Inside the Sacred Monkey Forest are h undreds of crab-eating Macaque more than happy to be taken photos of. They jump around and ask tourists for food. If you're visiting the forest, do be careful as the monkeys have the tendency to grab and take away small items like sunglasses, cellular phones, and food you Intend to eat yourself.
Within the forest, you can also find a holy spring water temple and the Padangtegal Great Temple of Death where you can let out your inner Indiana Jones.
Other places to see and things to do
Have lunch at a buffet restaurant over looking Mt Batur. The village of Kintamani the which is about 1,500 meters above sea level offers a breathtaking view of the active volcano and the serene Lake Batur.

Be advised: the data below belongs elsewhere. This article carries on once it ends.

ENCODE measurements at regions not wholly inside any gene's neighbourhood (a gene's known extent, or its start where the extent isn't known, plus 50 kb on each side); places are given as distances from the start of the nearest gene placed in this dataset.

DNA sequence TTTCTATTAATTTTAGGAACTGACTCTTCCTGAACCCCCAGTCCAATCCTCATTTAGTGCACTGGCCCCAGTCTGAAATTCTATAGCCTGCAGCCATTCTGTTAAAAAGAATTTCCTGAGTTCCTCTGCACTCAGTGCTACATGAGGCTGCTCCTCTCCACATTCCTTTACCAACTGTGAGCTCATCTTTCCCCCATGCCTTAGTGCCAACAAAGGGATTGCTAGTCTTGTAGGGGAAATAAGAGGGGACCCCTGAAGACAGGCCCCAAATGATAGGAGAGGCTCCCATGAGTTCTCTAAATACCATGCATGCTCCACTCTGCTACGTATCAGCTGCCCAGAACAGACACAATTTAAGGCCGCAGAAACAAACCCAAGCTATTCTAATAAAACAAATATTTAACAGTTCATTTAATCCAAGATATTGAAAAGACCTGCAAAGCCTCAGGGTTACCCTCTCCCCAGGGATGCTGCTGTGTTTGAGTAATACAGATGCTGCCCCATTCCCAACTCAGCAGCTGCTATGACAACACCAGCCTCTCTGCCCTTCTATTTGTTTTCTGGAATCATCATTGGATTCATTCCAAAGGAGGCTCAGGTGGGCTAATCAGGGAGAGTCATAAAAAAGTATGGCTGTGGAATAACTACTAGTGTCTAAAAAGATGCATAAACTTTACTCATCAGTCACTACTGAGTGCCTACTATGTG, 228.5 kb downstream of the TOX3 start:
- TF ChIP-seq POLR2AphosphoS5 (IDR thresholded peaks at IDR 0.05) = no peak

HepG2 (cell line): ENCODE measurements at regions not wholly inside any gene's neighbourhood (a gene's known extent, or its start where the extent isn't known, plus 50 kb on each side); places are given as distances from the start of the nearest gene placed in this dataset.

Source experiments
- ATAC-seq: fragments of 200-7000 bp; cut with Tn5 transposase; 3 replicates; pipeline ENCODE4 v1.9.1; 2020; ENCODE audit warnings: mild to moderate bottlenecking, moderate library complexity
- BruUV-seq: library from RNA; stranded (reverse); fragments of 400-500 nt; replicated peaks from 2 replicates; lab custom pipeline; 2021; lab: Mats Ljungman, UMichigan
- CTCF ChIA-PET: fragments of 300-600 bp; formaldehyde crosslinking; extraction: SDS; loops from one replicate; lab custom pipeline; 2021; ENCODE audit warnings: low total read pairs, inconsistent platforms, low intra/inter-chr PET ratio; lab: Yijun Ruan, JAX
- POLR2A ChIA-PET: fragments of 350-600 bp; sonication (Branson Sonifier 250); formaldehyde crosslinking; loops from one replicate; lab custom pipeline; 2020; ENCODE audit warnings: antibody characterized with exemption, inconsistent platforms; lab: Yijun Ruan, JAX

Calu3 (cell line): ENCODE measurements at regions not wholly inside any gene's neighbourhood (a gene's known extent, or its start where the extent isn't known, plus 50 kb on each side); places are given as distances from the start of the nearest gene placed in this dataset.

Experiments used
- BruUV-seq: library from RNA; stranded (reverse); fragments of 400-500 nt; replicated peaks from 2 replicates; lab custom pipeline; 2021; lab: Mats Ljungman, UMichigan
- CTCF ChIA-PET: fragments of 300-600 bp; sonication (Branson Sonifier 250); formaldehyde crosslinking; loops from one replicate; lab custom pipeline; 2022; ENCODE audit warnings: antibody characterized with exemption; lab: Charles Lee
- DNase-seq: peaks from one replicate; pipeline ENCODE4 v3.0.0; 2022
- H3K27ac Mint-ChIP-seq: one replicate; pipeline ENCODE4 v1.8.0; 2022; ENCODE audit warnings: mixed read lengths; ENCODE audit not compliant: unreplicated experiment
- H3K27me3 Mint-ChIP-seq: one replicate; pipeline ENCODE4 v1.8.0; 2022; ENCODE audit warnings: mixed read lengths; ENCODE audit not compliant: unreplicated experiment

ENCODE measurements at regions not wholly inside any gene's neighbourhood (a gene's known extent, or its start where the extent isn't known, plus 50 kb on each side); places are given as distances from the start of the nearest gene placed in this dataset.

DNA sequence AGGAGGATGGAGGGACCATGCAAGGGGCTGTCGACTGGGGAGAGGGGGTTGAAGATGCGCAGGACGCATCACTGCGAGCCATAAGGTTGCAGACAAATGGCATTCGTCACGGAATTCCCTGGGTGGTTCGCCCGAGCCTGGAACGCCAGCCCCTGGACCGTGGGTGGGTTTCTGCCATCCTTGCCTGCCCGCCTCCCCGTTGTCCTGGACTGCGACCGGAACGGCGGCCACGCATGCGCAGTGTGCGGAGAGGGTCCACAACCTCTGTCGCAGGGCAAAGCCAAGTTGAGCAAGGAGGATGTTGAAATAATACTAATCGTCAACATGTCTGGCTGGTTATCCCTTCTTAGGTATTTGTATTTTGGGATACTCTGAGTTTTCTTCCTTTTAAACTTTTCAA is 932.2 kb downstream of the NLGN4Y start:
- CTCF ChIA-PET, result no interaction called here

In Bali, art is a way of life . Paitings, scupltures, carved driftwood, prints - they're everywhere and they come in affordable prices. But it's always best to keep your haggling skills in tow. Though the art capital remains to be in Ubud, Seminyak also has beautiful art shops.
Go visit a local coffee farm. Want to see how coffee is made? You can, in Bali. They have Numerous coffee plantations on the island where the farmers can give you a tour and teach you the process of making coffee.
They will even let you try grinding coffee beans the local way. After the tour, you can taste different types of coffee grown on the island - vanilla, Balinese, ginseng, coconut, and even Civet coffee (Kopi Luwak) , Among others.